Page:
David D. Cole, Alex Abdo, George Ellard, Kenneth Wainstein & Stephen I. Vladeck, Panel, A New Paradigm of Leaking, 8 J. Nat'l Security L. & Pol'y 5-32 (2015). [L] [W]

Laura K. Donohue

Forthcoming Works - Journal Articles & Working Papers

Laura K. Donohue, The Original Fourth Amendment, U. Chi. L. Rev. (forthcoming). [SSRN] [Gtown Law]

Lawrence O. Gostin

Journal Articles

Lawrence O. Gostin, 4 Simple Reforms to Address Mass Shootings and Other Firearm Violence, 315 JAMA 453-454 (2016).

Lawrence O. Gostin & Kenneth W. Lin, A Public Health Framework for Screening Mammography: Evidence-Based Versus Politically Mandated Care, JAMA (Online), Jan. 18, 2016, at E1-E2. [SSRN] [Gtown Law]

Lawrence O. Gostin & Anna E. Roberts, Physician-Assisted Dying: A Turning Point?, 315 JAMA 249-250 (2016). [SSRN] [Gtown Law]

Lawrence O. Gostin & Daniel R. Lucey, The Emerging Zika Pandemic: Enhancing Preparedness, JAMA (Online), Jan. 27, 2016, at E1-E2. [SSRN] [Gtown Law]

Lawrence O. Gostin, Kalipso Chalkidou, Leonardo Cubillos, Rebecca Dittrich & Ryan Li, The International Right to Health: What Does It Mean in Legal Practice and How Can It Affect Priority Setting for Universal Health Coverage?, 2 Health Sys. & Reform 23-31 (2016). [SSRN] [Gtown Law]

Lawrence O. Gostin, 3 Critical Challenges for Global Health Security, 314 JAMA 1903-1904 (2015). [Gtown Law]

Neal Kumar Katyal

Journal Articles

Neal Kumar Katyal, Charles A. Murray, Karlyn Bowman, Lanny J. Davis & Rachel L. Brand, Is the Future of the American Dream Bright?: A Panel of the 2014 Federalist Society National Lawyers Convention, 48 Conn. L. Rev. 561-594 (2015). [L] [W]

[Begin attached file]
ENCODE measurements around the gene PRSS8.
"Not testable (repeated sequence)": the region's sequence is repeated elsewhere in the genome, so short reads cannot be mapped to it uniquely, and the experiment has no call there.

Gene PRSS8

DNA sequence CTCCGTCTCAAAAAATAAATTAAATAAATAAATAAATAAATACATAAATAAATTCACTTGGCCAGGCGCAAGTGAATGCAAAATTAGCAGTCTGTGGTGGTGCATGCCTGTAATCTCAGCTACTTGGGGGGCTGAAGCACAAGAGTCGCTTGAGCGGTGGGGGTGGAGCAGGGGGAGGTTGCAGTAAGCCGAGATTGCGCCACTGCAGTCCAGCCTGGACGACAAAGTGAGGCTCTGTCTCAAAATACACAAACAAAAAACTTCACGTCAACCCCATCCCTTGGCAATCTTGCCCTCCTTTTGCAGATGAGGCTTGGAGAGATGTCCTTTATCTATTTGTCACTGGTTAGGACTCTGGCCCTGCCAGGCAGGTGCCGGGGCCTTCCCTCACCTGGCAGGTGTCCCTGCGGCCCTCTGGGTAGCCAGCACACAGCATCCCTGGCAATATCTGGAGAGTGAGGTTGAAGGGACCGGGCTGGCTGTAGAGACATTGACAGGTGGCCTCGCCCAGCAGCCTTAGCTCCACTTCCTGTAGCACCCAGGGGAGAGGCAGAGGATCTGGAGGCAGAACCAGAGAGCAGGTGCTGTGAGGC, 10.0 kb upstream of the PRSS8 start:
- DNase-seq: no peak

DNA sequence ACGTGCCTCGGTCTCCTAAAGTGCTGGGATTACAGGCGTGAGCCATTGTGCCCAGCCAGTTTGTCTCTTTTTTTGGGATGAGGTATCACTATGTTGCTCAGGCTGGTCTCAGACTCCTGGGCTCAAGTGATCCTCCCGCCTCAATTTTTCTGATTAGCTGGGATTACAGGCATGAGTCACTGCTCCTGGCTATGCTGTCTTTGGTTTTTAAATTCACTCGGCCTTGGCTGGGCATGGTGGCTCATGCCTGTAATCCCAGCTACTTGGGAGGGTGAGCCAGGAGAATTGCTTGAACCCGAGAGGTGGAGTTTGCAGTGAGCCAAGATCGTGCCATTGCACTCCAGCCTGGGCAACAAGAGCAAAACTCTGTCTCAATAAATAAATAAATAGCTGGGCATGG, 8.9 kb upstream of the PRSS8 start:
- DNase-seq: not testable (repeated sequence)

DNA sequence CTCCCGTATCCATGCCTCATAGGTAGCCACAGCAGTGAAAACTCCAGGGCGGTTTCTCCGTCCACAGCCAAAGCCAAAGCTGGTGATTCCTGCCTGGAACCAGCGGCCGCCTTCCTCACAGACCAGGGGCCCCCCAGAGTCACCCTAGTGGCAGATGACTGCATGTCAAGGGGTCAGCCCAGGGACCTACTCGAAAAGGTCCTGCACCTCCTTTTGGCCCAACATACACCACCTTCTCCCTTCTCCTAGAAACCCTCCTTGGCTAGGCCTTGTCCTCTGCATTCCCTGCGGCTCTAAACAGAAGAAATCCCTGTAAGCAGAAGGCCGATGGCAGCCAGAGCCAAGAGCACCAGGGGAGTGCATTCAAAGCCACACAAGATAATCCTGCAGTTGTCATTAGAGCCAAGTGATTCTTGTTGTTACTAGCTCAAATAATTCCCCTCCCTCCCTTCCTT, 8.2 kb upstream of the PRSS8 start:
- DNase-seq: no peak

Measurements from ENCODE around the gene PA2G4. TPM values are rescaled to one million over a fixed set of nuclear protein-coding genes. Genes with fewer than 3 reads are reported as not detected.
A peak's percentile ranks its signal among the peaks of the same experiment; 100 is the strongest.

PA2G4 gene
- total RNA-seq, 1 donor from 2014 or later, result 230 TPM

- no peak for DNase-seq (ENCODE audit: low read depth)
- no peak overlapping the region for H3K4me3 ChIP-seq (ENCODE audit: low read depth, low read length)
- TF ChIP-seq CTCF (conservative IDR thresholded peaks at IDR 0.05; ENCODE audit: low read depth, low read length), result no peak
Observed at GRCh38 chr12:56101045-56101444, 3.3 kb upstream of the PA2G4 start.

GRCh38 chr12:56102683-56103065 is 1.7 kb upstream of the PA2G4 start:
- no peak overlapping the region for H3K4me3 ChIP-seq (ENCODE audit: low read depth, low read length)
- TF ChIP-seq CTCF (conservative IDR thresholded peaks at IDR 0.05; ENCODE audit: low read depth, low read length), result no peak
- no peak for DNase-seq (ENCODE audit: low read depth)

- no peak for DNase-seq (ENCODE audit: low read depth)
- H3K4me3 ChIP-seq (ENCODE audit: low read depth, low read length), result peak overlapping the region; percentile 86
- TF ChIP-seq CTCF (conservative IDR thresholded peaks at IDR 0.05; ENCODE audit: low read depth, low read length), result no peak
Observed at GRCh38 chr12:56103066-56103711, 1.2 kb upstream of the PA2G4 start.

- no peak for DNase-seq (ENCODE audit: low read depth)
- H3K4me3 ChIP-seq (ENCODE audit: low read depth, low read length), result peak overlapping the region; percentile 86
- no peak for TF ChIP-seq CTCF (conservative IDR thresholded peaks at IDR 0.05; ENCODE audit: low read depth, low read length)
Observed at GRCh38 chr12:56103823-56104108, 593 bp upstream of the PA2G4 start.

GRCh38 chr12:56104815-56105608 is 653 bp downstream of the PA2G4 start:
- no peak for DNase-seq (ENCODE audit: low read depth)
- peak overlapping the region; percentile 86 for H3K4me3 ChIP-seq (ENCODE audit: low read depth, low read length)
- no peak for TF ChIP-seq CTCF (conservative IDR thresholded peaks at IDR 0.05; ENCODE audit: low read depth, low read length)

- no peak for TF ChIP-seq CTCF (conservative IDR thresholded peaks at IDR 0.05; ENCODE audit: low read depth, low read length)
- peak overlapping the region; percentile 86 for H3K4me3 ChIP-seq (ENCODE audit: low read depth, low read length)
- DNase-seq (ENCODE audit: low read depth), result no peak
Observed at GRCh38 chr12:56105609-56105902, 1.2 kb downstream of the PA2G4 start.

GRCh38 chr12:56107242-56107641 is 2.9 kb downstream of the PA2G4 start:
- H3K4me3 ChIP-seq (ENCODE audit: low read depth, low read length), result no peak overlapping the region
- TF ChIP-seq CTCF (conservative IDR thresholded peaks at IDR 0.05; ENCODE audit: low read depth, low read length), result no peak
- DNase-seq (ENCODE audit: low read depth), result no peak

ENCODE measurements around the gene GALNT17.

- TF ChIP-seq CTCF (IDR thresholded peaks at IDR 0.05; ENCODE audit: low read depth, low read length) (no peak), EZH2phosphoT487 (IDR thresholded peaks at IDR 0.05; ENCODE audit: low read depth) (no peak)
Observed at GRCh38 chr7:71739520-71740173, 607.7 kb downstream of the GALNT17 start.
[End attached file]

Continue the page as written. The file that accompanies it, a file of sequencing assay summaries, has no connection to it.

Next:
Gregory Klass

Forthcoming Works - Journal Articles & Working Papers

Gregory Klass, The Rules of the Game and the Morality of Efficient Breach (working paper). [SSRN] [Gtown Law]

Margaret Krause

Journal Articles

Margaret Krause, Georgetown Law Research Guides — A LibGuides Conversion Story, Law Libr. Lights, Winter 2016, at 11-13. [WWW]

Paul F. Rothstein

Journal Articles

Paul F. Rothstein & Edward J. Imwinkelried, Just What Evidence of Witness Misdeeds Does Federal Evidence Rule 608(b) Exclude?—Imwinkelried vs. Rothstein, 49 Creighton L. Rev. 121-146 (2015). [L] [W] [SSRN] [Gtown Law] [WWW]

Steven C. Salop

Forthcoming Works - Journal Articles & Working Papers

Steven C. Salop, The Raising Rivals' Cost Foreclosure Paradigm, Conditional Pricing Practices and the Flawed Incremental Price-Cost Test (working paper). [SSRN] [Gtown Law]

Jeffrey Shulman

Journal Articles

Jeffrey Shulman, Meyer, Pierce, and the History of the Entire Human Race: Barbarism, Social Progress, and (the Fall and Rise of) Parental Rights, 43 Hastings Const. L.Q. 337-388 (2016). [L] [W] [SSRN] [Gtown Law]

Rebecca Tushnet

Book Chapters and Collected Works

Rebecca Tushnet, The Romantic Author and the Romance Writer: Resisting Gendered Concepts of Creativity, in Diversity in Intellectual Property 294-314 (Irene Calboli & Srividhya Ragavan eds., New York: Cambridge University Press 2015). [SSRN] [Gtown Law] [BOOK]

David C. Vladeck

Journal Articles

David C. Vladeck, Charting the Course: The Federal Trade Commission's Second Hundred Years, 83 Geo. Wash. L. Rev. 2101-2129 (2015). [L] [WWW]